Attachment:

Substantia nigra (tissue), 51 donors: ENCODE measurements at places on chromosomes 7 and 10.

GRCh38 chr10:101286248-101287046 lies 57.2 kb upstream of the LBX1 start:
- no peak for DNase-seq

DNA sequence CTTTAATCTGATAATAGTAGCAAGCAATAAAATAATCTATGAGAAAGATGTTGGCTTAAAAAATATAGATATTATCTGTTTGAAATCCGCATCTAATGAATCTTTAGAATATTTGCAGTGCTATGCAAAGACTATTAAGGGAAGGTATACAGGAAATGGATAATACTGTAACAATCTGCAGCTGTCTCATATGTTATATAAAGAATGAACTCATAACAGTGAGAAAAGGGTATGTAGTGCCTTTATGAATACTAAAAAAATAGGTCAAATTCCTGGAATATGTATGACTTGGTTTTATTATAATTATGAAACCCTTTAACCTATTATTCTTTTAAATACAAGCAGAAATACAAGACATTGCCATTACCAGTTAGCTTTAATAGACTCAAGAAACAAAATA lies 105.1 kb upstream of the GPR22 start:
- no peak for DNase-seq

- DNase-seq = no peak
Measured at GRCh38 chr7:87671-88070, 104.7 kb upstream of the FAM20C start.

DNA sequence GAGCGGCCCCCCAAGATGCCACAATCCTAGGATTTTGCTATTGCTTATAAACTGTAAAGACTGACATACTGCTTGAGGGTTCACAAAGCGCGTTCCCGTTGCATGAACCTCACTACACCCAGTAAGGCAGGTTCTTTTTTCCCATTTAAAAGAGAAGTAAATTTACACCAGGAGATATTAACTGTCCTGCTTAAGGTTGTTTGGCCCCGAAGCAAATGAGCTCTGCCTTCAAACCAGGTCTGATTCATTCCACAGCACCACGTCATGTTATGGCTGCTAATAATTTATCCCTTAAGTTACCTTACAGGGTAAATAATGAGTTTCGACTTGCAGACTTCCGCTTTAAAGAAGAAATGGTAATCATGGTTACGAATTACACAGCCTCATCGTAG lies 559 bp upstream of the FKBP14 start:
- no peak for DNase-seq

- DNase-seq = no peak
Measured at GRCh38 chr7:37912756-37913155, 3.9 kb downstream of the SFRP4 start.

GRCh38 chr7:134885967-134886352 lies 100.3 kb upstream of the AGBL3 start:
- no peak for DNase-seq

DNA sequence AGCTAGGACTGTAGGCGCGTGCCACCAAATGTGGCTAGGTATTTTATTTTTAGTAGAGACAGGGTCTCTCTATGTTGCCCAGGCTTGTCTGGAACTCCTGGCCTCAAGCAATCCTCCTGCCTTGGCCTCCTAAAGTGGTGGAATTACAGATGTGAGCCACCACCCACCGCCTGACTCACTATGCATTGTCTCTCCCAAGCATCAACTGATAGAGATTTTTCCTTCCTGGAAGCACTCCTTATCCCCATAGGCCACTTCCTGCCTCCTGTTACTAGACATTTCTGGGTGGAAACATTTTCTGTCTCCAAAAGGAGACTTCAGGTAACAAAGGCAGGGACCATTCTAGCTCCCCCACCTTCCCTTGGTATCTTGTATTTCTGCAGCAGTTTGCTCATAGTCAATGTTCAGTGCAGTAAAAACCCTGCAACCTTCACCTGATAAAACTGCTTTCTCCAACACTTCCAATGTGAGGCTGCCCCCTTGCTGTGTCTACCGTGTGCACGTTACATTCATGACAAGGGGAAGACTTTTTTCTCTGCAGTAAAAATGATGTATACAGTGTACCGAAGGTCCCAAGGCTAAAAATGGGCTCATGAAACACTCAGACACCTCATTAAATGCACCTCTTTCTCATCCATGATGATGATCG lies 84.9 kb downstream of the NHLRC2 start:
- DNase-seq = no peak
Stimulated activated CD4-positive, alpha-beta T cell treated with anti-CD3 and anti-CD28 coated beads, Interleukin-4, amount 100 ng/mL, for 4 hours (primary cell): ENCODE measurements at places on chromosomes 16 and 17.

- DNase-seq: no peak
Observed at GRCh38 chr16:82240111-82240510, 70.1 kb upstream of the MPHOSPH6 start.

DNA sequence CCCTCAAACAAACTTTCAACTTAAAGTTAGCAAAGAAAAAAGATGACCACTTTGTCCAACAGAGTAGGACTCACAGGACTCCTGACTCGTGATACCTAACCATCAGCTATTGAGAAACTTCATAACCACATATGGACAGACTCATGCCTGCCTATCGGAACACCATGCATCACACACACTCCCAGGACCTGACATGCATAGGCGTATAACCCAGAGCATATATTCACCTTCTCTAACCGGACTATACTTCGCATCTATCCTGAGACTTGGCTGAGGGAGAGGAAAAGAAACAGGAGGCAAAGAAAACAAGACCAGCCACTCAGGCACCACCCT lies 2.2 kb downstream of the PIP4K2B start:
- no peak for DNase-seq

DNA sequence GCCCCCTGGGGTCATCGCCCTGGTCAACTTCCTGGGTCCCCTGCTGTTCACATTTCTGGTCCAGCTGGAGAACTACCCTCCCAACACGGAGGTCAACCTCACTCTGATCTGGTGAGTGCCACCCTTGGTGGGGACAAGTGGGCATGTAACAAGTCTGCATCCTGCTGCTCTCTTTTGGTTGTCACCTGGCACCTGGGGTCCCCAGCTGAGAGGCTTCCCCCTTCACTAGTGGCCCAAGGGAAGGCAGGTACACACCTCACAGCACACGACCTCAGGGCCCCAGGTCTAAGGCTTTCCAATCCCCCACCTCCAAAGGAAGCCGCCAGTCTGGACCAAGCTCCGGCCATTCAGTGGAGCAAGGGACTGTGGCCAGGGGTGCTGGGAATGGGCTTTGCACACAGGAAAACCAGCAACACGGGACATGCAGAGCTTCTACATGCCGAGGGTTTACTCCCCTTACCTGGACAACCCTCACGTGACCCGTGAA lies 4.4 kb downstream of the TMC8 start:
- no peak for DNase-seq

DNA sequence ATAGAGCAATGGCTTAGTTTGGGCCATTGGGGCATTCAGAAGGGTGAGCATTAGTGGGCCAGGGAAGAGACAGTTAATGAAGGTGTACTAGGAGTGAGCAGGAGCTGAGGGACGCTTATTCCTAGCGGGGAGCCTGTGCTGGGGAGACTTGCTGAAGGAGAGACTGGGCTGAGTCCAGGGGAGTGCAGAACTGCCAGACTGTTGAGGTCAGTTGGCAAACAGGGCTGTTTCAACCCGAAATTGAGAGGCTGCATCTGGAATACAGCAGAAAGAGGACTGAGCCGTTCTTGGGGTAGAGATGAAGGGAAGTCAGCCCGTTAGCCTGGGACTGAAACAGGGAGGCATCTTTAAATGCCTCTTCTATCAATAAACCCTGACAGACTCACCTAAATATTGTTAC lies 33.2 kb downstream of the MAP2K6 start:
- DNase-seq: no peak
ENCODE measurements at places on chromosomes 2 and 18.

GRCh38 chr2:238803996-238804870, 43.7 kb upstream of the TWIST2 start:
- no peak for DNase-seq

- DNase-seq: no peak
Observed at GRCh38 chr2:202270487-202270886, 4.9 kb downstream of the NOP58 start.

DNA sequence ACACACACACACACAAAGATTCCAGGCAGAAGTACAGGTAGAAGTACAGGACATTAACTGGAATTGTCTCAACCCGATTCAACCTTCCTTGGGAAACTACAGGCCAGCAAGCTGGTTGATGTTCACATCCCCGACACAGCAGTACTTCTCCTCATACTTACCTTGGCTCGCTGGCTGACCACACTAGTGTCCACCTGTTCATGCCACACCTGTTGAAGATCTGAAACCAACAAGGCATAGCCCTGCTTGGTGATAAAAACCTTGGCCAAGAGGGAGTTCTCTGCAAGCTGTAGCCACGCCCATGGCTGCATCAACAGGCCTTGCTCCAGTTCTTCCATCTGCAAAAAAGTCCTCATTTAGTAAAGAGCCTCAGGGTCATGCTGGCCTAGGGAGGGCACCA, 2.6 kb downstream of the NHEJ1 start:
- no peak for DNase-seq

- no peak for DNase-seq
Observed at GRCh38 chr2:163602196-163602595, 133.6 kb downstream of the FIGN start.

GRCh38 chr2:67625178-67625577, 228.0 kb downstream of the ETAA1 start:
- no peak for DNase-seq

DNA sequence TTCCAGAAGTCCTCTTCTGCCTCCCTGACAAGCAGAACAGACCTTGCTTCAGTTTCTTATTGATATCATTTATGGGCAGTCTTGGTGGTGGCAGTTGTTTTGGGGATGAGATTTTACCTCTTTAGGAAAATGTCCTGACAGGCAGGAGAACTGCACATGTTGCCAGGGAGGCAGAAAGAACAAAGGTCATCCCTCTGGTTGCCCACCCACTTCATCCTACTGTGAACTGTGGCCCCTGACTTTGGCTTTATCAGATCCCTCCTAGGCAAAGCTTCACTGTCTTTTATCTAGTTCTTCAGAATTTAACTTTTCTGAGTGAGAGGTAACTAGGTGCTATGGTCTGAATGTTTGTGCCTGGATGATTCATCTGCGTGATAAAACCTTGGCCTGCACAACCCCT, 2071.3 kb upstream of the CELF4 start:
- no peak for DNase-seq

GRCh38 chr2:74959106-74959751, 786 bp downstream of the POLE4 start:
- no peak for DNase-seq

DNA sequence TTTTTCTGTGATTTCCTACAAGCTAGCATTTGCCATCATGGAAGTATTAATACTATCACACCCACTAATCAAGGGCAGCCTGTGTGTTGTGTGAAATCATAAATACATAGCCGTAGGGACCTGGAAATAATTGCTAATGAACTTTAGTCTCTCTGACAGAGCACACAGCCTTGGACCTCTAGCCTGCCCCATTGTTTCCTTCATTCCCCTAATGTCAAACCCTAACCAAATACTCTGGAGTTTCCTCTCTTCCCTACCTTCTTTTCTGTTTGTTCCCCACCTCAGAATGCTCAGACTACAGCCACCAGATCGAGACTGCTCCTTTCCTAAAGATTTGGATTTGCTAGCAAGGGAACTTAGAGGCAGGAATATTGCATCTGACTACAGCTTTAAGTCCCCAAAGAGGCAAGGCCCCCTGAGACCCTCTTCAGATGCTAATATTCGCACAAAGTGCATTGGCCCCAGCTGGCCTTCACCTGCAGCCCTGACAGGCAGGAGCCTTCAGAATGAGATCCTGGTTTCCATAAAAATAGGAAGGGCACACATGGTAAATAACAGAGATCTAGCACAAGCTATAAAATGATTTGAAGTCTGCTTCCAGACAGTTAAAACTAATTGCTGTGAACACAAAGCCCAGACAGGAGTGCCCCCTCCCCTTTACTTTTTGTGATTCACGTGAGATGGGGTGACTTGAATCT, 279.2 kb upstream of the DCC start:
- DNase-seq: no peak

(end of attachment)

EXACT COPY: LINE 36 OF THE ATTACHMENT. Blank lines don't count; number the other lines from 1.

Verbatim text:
DNA sequence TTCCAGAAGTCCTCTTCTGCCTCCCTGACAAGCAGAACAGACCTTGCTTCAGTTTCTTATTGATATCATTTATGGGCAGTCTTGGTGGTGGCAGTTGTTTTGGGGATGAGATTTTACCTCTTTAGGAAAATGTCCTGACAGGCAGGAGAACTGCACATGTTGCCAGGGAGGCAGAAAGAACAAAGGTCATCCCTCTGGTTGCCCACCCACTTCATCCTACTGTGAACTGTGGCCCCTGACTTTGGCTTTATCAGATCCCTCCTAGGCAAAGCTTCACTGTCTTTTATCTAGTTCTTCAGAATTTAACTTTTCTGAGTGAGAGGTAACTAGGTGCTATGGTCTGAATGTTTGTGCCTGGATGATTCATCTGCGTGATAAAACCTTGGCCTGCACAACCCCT, 2071.3 kb upstream of the CELF4 start: